viernes, 13 de octubre de 2017

Review: John Nunn's Chess Puzzle Book Enlarged Edition

Title: John Nunn's Chess Puzzle Book Enlarged Edition.
Author: John Nunn.
Publisher: Gambit Publications.
Year: 2009.
Pages: 336.
Price: 20.25€.

Last summer I bought Dvoretsky's Maneuvering: The art of piece play, Gabrinsky's Perfect your Chess and John Nunn's Chess Puzzle Book. The main desire was to get Dvoretsky's book but I took the chance and went to get two puzzle books to go along with it. Perfect your Chess was meant to be there waiting for my level to go up, as it is allegedly hard while I hopped John Nunn's puzzle book would be an accessible book to give me a break from the difficult Aagaard books.

Nunn is an accomplished author and I was at a loss as of which book would be interesting (now I have some better ideas, when I get to review Dynamic Decision Making I'll share what Gelfand recommends you) so I thought his book would do the trick as it was computer-checked and I thought the fact that I had not seen much praise about it would mean that its level would be quite accessible. I do not want to spoil the review, but I can advance that it is not.

The book features 300 tactical exercises in 336 pages. if you look at other reviews I've done that ratio is not really high for a tactics book. The format is unlike anything I've seen so far. It has the puzzles at the beginning and the solutions at the end of the book, but there is a middle section with hints for 252 of the problems. It also features 48 problems in a test format (without hint) where you can rate yourself.

The hint section gives you some advice as to how to solve the problem and gives you the difficulty of it. The hints vary in usefulness. Some spoil the problem completely while a lot more are not useful at all. When solving I only gave myself half the marks if I had to look at the hint to get the solution right even if the hint was obscure.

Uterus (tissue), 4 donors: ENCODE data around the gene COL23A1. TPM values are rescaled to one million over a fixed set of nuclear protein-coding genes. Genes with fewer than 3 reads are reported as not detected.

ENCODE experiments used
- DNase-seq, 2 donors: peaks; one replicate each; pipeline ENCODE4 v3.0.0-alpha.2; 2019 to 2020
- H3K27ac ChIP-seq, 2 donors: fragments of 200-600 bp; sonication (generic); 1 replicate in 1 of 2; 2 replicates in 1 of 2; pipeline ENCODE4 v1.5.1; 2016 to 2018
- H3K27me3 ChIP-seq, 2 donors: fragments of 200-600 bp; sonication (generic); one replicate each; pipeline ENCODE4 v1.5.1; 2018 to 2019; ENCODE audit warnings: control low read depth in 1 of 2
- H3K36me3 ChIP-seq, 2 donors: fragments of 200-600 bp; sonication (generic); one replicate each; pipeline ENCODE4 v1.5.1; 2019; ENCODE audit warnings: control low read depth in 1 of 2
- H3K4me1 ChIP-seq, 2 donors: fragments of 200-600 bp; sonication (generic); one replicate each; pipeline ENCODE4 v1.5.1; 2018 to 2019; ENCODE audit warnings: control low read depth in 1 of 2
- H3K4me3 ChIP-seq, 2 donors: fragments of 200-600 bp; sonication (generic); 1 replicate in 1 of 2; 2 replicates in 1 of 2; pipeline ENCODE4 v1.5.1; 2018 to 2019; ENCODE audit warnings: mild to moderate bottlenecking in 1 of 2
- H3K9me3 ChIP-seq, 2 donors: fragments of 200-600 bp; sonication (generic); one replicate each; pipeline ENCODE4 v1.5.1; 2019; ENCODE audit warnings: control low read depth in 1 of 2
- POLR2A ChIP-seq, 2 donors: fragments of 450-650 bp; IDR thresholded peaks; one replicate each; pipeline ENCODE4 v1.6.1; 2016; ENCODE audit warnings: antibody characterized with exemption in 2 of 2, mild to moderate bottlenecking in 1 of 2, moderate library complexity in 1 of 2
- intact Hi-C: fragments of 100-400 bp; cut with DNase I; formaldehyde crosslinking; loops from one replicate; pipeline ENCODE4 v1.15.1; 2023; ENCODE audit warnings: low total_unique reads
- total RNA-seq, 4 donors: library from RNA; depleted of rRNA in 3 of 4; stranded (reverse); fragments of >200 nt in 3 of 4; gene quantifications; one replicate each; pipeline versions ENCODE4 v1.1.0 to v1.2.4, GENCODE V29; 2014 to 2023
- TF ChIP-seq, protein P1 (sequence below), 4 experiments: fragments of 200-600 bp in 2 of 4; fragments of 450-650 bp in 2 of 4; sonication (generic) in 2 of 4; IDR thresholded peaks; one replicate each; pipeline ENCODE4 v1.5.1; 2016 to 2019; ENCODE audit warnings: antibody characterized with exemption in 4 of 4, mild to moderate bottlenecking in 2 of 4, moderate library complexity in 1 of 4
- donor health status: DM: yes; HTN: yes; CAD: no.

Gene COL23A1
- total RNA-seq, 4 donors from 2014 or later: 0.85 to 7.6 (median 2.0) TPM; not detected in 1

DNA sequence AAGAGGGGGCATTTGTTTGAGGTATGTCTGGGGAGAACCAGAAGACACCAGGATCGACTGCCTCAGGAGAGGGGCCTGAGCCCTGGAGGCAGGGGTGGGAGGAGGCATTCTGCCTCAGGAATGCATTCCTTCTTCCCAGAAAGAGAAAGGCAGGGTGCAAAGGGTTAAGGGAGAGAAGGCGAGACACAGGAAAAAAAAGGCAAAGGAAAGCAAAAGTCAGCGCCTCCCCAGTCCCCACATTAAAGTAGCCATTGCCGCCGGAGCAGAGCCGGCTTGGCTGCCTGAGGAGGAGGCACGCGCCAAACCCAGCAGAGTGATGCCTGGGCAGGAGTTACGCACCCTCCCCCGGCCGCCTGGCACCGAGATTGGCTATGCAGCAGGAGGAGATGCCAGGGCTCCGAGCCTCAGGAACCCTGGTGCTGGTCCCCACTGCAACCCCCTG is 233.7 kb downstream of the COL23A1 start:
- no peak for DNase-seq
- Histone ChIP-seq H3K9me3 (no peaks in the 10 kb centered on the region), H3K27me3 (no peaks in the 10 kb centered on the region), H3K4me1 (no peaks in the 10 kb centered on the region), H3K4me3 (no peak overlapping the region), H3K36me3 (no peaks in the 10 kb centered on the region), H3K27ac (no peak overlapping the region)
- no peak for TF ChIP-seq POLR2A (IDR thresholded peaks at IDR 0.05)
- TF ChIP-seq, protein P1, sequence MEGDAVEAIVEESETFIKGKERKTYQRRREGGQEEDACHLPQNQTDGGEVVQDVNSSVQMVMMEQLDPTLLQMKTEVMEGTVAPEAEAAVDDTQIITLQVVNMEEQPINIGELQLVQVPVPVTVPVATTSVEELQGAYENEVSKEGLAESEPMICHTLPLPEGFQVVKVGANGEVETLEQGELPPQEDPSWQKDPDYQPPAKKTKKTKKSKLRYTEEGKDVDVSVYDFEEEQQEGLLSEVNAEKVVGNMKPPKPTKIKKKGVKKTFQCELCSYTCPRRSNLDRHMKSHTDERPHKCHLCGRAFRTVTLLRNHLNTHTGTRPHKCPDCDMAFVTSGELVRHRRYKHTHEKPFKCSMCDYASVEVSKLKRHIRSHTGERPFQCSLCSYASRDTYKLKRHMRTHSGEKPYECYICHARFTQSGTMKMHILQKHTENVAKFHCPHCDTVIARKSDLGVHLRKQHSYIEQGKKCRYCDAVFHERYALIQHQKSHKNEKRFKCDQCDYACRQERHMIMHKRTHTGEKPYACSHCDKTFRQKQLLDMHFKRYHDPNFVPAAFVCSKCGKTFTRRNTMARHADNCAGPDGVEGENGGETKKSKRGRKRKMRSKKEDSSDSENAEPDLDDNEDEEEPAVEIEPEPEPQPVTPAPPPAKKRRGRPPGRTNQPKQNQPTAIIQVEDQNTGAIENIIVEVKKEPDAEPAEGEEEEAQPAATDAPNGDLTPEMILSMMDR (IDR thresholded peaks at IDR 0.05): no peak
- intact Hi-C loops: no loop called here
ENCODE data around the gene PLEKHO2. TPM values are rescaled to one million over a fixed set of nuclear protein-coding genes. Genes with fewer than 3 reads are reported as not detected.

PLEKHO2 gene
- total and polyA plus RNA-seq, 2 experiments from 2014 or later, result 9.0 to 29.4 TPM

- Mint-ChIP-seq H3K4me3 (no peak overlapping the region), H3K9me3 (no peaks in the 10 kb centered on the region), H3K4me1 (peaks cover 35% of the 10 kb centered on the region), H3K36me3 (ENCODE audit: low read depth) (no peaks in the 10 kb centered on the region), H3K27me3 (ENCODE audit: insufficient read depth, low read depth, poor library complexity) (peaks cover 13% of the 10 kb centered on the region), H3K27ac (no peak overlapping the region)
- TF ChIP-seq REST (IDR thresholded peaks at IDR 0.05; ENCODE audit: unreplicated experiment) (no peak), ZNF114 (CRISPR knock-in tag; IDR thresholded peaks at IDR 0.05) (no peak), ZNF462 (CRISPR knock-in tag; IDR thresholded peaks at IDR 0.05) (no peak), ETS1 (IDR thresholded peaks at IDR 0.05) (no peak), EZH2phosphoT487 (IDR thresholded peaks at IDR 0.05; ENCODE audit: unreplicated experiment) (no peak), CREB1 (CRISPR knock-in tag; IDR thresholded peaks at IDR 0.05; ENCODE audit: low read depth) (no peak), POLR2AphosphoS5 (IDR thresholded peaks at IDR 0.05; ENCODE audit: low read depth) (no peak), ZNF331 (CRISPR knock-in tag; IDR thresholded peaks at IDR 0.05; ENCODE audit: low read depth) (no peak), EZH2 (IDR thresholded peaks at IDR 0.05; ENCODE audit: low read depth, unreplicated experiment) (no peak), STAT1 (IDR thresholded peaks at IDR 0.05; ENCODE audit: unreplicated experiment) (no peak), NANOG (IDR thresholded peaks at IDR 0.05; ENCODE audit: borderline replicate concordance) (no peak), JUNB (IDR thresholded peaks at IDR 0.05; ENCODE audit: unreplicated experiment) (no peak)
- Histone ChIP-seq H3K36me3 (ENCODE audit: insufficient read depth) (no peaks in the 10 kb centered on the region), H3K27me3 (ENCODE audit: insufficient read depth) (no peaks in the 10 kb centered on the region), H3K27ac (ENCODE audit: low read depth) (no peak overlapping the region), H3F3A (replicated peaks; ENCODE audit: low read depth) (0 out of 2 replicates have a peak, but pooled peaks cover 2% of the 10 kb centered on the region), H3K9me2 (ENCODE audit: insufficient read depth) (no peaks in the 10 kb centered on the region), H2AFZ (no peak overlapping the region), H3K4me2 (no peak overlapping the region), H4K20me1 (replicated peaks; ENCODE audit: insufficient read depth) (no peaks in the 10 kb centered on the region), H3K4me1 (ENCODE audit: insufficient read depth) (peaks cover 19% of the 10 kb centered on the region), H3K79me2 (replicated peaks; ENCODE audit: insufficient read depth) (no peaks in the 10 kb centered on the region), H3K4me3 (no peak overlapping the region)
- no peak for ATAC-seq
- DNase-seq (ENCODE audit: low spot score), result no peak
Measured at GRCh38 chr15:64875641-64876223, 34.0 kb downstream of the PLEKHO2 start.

The edition of the book is poor and is something that shocks me to this day. As far as I understand it Nunn is one of the owners of Gambit Publications so one would think that he would want his book in the best quality available, specially if they are committed to a second edition (it is called enlarged because it features some more exercises, but it is a second edition after all).

However the book is paperback (well, everyone except for QC goes for paperback, but I can still complain as this is my blog!) and the quality of the paper is the worst I've seen in years. This is the problem when you buy in amazon, you won't have the book on your hands and you may end up buying something you dislike.

It seems that this edition not only has new exercises (which is good), but also a diagram at the beginning of the solution for each exercise to help you follow the solution. I cannot judge the usefulness of it as I did not study the previous edition but given how hard it is to navigate the book my guess is that it is a good addition.

The length of the book is excessive for only 300 exercises but the hints and the extra diagram in the solution take space too. The book is about the adequate thickness (thanks in part to the bad quality of the paper on it) so while it would be able to fit a lot more exercises with a better structure you have to think about the cost of each exercise (less than 0.07€) and stop complaining.

The solutions are thoroughly commented (unlike QC puzzle book, for instance), the solution normally takes around half a page per exercise and the comments are good.